Data were collected from multiple replicate experiments. For the relative quantification of p53 protein by ELISA and Western blot analysis, tissues from groups of three to five animals were pooled, and multiple pools were statistically compared. For Western blot analysis, autoradiograms were scanned (Deskscan; Hewlett-Packard, Palo Alto, CA) and the digitized data analyzed by computer (Quantiscan software; Biosoft, Cambridge, UK) installed on an IBM-compatible personal computer. Multiple exposures of the same experiments were analyzed so that band intensities represented real values. For ELISA, results were quantitated spectrophotometrically at 450 nm on a microtiter plate reader (reference wavelength: 690 nm) against blank. Data are expressed as the mean ± SEM. One-way analysis of variance (ANOVA) was performed on the data, followed by the Newman-Keuls post hoc test, when appropriate. 
Results
Immunolocalization of p53 protein using mAbs 421 and 248 and the polyclonal antibody FL-393 is shown in Figures 1 2 and 3 . Corneal epithelium demonstrated strong cytoplasmic expression of p53 with mAb 421 and FL-393, but no reaction with mAb 248 (Fig. 2) . The basal epithelial layer and the outer epithelial layers of the entire cornea all stained strongly. Strong epithelial staining continued into the limbus and conjunctiva. The corneal stroma and endothelium, sclera, and conjunctival lamina propria did not react with any of the three anti-p53 antibodies (Figs. 1 2)
The lens epithelium exhibited nuclear staining with the mAb 248 and FL-393 antibodies, but not with mAb 421. Not all lens epithelium nuclei stained positively for p53 protein. The flat nuclei of the central and the pre-equatorial zones, situated anterior to the epithelial germinative zone stained positively (Fig. 2 , Anterior Lens mAb 248 and FL-393). The round nuclei of the actual lens germinative zone did not stain for p53 protein (Fig. 2 , Equatorial Lens mAb 248 and FL-393 and Fig. 3 , mAb 248, GZ). The round nuclei of the lens fiber nuclear bow, situated posterior to the epithelial germinative zone, stained strongly positive (Fig. 2 , Equatorial Lens mAb 248 and FL-393, and Fig. 3 , mAb 248, NB).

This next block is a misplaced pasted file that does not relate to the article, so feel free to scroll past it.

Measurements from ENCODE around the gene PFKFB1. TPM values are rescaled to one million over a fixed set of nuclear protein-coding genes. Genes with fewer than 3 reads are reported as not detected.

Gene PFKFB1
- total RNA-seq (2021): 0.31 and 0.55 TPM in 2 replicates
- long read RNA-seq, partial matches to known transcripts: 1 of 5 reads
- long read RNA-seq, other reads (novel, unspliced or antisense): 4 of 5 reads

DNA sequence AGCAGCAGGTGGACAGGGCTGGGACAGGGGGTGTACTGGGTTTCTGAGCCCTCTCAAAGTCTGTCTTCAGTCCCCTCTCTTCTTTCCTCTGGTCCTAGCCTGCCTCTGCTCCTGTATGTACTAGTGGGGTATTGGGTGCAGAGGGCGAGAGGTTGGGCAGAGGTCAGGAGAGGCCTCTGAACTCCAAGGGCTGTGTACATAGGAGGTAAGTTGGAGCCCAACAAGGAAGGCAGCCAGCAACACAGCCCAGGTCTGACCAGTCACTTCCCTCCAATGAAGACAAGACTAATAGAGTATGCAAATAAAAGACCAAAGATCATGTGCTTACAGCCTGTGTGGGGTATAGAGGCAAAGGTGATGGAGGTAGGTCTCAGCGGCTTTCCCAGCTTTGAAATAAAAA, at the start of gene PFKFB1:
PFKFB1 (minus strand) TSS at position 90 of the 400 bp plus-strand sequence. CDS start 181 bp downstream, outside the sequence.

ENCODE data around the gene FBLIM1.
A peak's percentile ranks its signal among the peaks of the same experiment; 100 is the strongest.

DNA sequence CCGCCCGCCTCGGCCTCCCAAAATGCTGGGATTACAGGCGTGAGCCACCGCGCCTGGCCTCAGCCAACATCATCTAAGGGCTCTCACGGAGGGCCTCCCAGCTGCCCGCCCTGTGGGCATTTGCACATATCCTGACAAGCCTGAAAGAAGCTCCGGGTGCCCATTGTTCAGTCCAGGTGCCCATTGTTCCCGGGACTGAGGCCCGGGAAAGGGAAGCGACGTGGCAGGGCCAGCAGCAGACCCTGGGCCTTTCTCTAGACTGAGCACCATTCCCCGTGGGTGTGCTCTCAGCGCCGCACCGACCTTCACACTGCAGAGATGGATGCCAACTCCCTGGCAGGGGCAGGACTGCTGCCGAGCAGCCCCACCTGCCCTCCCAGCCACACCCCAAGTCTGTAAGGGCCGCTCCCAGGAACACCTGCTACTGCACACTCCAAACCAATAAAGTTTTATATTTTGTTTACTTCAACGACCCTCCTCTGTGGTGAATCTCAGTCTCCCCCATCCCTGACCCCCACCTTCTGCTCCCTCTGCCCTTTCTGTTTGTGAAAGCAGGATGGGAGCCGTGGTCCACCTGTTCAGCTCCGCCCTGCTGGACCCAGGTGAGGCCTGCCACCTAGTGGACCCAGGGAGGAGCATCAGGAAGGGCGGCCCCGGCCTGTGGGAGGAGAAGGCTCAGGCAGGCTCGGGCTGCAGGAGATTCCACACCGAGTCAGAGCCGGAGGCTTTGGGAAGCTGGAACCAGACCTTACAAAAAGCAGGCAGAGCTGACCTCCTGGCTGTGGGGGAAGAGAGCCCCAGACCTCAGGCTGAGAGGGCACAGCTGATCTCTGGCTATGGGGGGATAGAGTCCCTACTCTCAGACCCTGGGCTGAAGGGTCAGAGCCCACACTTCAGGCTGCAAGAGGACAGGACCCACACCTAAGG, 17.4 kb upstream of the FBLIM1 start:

The retina (Fig. 1) did not show strong staining with any of the three antibodies, although we have previously shown weak staining in particular retinal layers. 15 17  
Relative quantification of p53 protein expression in specific eye tissues is shown in Figures 4 and 5 . Figure 4 graphically shows the results of the ELISA assay (n ≥ 5 replicate experiments). Whole cornea extracts, which included both the p53-negative stroma and endothelium substructures (Fig. 2) , had very high total p53 protein levels by immunohistochemistry (>10 times the p53 concentration of sclera; compare Figs. 2 and 4 ). This is reinforced by the positive corneal epithelium data in the ELISA analysis (Fig. 4 ; CEp). The conjunctiva, including the p53-negative lamina propria substructure, also exhibited very strong expression of p53 protein (more than six times scleral levels, Fig. 4 ). The retina and iris showed low expression of p53 (Figs. 1 2) . The lens, which consists of a small amount of p53-positive lens epithelium and a much larger concentration of p53-negative lens fibers, showed a small reproducible difference on ELISA analysis (Fig. 4 , compare lens capsule [LensC] to lens nucleus [LensN]). Nonetheless, the small amount of p53 detected in the lens capsule probably was diluted by other p53-negative lens capsule tissue and substantial levels of lens fiber protein contaminating this fraction. 
Figure 5 graphically shows the results of the Western blot analysis (n ≥ 5 replicate experiments). Western blot analysis, as expected, mirrored the ELISA assay, except that the retina showed very low concentrations of p53 protein. Although mAbs 248 and 421 reacted differently in histologic preparations, Western blot analysis showed similar reaction patterns with both mAbs, because this method studied the expression of denatured proteins. Both p53 mAbs reacted specifically at the 53-kDa band on Western blot analysis, with no evidence found for the expression of other members of the p53 protein family (i.e., p63 and p73). This is significant, because these antibodies can detect other members of the p53 family of proteins. 23  
Discussion